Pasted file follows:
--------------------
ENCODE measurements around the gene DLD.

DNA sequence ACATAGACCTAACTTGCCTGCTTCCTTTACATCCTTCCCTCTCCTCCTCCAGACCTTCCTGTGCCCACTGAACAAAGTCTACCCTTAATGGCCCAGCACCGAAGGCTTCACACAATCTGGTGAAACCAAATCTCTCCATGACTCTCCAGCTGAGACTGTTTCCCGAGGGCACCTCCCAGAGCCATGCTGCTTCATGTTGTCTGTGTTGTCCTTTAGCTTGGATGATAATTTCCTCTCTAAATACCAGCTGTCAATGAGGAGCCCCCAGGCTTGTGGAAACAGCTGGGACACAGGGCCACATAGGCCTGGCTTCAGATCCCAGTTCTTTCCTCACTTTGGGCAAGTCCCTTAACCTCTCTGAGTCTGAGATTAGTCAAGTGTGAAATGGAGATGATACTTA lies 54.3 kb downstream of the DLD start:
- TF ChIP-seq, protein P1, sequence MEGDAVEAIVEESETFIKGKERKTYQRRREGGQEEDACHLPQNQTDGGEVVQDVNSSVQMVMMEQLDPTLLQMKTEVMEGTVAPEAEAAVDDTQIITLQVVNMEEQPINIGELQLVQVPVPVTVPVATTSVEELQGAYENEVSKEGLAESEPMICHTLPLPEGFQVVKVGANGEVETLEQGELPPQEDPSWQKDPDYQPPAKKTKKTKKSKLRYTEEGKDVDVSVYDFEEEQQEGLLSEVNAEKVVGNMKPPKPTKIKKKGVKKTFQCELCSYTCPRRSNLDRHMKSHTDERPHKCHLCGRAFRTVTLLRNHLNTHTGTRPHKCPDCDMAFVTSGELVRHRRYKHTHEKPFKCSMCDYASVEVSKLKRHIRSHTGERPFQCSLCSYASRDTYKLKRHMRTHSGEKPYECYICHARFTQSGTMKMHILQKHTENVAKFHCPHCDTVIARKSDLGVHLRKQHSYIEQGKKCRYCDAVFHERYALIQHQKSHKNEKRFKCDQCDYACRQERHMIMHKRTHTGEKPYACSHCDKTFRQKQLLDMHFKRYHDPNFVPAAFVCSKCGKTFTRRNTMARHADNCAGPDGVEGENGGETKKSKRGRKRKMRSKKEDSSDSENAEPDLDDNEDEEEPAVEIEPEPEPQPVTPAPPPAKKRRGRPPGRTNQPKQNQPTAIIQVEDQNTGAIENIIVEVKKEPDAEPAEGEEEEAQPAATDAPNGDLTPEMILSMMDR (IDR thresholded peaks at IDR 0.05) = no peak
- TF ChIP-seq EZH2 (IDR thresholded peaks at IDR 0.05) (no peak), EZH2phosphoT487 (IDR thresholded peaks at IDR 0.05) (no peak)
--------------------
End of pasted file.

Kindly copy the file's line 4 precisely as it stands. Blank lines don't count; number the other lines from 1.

- TF ChIP-seq EZH2 (IDR thresholded peaks at IDR 0.05) (no peak), EZH2phosphoT487 (IDR thresholded peaks at IDR 0.05) (no peak)